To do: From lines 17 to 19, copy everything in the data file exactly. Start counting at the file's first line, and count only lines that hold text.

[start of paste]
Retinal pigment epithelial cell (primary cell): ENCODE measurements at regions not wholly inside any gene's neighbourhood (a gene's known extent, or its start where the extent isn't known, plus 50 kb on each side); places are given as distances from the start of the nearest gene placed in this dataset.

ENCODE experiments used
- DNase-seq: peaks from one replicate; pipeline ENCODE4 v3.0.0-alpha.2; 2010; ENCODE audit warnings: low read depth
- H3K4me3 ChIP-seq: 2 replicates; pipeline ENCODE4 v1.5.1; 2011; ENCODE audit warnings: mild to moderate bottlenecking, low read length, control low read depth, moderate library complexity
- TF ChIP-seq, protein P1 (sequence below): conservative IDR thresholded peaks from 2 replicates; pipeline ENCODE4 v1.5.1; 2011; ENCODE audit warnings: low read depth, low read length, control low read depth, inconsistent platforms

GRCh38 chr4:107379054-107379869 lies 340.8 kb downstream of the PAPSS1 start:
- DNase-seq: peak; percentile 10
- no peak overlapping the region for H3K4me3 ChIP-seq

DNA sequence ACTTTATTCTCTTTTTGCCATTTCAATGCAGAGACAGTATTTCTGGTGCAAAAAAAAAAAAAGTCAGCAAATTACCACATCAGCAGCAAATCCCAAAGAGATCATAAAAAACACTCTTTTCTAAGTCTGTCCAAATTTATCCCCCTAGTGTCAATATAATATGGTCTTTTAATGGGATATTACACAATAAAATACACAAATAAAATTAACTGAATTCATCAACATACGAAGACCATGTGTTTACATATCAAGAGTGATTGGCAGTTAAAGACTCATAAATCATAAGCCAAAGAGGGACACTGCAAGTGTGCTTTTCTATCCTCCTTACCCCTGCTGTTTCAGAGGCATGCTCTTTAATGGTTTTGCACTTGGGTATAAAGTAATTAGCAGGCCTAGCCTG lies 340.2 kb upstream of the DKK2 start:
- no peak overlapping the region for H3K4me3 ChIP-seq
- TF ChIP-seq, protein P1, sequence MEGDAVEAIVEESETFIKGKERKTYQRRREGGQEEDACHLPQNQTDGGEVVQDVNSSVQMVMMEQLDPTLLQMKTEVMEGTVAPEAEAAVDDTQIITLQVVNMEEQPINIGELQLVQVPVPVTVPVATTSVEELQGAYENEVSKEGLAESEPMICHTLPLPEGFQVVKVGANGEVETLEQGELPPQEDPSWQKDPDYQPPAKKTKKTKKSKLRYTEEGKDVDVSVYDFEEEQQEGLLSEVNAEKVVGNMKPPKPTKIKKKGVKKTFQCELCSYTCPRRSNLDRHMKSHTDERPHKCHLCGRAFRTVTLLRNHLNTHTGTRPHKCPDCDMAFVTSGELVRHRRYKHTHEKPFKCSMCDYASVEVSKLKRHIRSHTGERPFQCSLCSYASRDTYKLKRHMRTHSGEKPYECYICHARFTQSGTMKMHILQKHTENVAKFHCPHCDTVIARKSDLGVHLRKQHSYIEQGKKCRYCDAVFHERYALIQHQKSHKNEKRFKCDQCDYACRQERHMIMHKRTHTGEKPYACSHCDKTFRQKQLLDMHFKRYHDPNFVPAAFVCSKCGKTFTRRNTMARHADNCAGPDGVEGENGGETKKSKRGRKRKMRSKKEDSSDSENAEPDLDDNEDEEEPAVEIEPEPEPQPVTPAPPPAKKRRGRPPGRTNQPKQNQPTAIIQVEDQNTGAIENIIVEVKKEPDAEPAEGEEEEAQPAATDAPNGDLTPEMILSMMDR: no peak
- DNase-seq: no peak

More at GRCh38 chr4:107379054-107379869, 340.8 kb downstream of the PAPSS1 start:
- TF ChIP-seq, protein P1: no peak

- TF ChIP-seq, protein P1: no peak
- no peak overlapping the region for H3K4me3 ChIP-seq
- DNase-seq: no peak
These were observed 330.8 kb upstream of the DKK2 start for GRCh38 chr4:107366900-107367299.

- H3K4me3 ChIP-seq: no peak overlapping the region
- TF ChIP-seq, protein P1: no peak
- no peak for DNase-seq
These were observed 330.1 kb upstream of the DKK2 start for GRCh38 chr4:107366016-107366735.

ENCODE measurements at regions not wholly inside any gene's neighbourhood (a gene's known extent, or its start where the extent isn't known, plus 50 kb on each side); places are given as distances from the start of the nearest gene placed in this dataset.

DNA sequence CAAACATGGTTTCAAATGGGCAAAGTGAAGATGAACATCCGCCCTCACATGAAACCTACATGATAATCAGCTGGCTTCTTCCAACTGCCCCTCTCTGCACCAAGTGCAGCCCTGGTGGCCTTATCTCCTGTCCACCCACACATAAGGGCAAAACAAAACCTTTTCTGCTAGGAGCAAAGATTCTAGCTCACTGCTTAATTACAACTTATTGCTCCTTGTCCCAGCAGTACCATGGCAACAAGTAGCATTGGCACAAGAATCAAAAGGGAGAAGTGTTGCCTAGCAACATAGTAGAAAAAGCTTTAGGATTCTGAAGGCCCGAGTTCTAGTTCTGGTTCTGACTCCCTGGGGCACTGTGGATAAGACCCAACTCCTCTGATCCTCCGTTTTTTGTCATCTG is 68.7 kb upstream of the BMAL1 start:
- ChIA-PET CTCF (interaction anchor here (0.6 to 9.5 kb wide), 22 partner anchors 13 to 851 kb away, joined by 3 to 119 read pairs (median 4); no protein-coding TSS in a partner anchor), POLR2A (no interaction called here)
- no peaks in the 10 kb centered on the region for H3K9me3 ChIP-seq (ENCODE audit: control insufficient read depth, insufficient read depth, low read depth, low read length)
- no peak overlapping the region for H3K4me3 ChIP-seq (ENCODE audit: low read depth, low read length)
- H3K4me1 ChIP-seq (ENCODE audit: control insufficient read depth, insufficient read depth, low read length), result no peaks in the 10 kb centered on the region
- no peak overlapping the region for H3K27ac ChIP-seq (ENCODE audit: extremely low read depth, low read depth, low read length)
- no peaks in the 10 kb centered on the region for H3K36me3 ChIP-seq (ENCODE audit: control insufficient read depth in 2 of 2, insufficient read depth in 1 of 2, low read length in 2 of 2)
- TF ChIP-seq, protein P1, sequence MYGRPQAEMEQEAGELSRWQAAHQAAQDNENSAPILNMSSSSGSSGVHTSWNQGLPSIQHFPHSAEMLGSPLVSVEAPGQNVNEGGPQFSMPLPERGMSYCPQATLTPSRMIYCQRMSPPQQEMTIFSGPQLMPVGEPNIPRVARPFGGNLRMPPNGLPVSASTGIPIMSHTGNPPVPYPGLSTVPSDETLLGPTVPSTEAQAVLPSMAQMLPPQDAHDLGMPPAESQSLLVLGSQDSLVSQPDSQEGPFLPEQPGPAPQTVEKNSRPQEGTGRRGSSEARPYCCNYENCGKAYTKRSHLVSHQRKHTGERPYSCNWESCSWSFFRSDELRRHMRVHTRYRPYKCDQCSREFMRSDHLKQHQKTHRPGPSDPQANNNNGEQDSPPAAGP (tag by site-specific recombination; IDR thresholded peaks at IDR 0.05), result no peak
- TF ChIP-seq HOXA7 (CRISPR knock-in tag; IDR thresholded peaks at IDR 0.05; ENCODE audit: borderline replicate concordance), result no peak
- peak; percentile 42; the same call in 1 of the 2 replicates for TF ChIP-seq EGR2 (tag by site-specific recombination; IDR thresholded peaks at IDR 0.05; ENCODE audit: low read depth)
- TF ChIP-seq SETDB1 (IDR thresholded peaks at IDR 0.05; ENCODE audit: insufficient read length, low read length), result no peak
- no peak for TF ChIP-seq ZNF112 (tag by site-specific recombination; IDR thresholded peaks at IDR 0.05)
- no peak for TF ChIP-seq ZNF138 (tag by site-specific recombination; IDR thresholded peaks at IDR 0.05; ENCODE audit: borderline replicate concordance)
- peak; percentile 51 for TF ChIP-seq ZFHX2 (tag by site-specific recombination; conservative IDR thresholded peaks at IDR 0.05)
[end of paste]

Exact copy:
- DNase-seq: no peak
These were observed 330.8 kb upstream of the DKK2 start for GRCh38 chr4:107366900-107367299.

- H3K4me3 ChIP-seq: no peak overlapping the region